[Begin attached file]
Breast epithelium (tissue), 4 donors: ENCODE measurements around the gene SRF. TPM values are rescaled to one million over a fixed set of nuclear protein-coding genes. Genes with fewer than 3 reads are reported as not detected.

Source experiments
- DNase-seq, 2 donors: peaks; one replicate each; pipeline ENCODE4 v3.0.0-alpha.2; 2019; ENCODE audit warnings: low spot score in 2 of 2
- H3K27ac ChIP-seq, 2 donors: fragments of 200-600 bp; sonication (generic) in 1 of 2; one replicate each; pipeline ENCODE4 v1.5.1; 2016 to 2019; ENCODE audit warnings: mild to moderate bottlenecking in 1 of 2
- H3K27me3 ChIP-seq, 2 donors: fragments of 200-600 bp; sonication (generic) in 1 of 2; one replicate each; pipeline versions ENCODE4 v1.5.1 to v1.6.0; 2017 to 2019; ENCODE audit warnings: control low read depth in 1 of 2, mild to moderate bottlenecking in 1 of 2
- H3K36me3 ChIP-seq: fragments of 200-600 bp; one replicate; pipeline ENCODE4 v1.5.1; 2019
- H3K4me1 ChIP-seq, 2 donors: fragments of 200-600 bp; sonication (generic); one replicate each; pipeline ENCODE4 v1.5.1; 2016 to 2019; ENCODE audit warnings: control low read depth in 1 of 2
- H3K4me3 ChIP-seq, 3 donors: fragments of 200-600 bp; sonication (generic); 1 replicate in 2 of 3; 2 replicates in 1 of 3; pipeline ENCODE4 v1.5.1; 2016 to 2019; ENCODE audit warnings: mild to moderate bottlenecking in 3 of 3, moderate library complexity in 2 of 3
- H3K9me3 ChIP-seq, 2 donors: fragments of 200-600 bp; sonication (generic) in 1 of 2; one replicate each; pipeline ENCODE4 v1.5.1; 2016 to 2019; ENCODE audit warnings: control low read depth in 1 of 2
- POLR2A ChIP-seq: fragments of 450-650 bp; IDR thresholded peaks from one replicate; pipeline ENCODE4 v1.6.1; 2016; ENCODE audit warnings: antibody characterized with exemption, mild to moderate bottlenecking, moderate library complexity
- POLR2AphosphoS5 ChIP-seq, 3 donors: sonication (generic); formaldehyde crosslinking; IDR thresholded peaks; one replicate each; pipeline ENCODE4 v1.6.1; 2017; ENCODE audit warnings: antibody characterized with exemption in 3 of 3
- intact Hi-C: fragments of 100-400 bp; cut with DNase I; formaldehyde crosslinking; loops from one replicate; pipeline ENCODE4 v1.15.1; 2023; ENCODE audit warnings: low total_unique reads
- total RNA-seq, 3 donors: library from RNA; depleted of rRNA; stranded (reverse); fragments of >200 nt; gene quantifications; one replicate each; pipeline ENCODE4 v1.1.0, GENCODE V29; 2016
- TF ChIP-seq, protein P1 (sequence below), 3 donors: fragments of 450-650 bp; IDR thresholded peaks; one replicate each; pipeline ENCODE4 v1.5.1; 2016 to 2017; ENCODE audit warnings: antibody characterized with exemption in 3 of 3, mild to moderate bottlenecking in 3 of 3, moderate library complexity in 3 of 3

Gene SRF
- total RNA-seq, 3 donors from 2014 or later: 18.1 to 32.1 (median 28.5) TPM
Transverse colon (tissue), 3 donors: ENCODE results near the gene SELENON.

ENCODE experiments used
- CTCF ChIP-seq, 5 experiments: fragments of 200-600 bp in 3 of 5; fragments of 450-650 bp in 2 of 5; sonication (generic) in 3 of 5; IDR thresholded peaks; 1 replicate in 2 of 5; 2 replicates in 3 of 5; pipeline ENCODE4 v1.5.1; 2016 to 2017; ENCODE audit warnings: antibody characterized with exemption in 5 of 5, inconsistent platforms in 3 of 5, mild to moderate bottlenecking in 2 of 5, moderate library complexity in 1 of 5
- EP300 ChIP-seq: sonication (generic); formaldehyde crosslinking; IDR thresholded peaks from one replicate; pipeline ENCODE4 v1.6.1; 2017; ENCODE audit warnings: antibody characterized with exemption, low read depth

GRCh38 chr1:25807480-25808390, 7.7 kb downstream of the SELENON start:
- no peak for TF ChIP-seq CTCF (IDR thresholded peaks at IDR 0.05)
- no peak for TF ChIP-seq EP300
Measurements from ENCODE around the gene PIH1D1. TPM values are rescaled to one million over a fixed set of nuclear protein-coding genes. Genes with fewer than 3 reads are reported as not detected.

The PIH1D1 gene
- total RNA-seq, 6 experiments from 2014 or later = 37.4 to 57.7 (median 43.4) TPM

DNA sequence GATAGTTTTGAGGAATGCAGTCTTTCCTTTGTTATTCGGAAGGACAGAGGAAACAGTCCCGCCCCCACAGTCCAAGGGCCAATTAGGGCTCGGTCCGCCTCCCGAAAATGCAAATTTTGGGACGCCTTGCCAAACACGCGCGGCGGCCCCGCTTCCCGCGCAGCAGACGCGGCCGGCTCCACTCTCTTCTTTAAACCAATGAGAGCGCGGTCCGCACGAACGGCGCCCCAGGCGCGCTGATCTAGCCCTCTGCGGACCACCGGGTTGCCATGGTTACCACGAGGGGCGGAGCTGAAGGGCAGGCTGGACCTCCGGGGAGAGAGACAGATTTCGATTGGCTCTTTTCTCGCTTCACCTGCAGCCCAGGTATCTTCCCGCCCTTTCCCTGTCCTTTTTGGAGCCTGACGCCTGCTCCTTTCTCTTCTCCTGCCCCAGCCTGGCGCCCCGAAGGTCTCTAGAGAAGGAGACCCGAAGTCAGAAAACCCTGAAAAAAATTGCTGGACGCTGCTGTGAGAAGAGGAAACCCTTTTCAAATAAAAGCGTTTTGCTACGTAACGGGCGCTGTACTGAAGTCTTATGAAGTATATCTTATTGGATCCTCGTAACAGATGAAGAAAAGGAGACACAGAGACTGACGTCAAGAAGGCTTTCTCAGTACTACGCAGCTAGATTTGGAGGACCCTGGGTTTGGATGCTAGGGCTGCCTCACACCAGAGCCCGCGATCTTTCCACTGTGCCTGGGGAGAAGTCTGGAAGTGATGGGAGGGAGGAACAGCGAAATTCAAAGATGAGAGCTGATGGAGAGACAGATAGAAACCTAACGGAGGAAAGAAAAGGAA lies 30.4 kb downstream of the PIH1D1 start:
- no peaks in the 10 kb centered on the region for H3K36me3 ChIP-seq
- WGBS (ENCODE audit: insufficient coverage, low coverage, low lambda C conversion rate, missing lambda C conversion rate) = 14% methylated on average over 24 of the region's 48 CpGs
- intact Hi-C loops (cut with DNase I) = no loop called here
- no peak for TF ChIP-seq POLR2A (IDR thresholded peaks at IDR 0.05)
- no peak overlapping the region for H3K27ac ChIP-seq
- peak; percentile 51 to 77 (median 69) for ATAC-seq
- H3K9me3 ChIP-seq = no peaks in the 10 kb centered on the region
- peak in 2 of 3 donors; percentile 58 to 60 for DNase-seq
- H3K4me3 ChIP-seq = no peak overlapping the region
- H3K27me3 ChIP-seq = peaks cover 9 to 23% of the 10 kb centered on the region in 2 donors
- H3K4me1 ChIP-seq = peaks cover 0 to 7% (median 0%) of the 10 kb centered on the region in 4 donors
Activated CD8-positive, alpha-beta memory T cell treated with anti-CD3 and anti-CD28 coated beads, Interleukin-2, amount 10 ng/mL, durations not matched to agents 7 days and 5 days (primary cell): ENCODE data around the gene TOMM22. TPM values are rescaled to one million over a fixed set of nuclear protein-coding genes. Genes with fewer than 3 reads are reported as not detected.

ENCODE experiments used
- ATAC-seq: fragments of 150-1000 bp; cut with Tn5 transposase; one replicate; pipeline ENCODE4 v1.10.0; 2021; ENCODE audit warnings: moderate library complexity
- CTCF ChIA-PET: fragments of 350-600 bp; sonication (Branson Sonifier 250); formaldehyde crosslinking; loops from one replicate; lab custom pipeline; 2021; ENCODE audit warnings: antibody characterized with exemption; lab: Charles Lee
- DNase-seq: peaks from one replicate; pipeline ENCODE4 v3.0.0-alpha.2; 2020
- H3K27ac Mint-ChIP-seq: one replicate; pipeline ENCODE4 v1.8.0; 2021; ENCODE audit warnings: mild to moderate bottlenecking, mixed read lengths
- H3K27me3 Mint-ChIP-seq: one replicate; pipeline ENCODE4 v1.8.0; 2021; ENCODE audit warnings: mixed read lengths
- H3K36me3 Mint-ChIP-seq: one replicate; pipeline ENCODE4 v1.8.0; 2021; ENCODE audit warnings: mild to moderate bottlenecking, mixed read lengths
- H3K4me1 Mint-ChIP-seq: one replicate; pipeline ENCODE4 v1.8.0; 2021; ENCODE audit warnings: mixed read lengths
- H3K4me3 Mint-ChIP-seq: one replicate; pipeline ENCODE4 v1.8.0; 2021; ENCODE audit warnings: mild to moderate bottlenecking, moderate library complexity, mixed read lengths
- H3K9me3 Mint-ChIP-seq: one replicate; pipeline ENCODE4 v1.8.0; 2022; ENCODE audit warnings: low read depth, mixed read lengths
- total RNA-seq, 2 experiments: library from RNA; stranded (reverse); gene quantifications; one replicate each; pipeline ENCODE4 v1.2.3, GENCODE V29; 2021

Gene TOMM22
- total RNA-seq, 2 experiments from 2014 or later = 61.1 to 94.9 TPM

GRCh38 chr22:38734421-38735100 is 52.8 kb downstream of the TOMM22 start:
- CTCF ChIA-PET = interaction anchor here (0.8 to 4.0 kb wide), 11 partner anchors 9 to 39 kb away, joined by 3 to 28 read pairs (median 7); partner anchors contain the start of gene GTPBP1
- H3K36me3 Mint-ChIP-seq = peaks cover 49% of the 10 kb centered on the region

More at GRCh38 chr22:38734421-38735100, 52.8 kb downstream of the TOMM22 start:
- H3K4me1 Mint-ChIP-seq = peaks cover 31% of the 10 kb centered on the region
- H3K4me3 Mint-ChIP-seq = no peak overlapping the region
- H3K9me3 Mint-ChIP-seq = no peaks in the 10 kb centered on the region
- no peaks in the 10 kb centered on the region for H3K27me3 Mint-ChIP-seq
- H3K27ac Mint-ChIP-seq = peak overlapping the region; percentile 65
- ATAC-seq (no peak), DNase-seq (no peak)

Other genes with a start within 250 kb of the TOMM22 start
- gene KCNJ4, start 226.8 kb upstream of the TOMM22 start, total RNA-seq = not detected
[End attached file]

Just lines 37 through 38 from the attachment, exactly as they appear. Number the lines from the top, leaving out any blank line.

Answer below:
- H3K27me3 ChIP-seq = peaks cover 9 to 23% of the 10 kb centered on the region in 2 donors
- H3K4me1 ChIP-seq = peaks cover 0 to 7% (median 0%) of the 10 kb centered on the region in 4 donors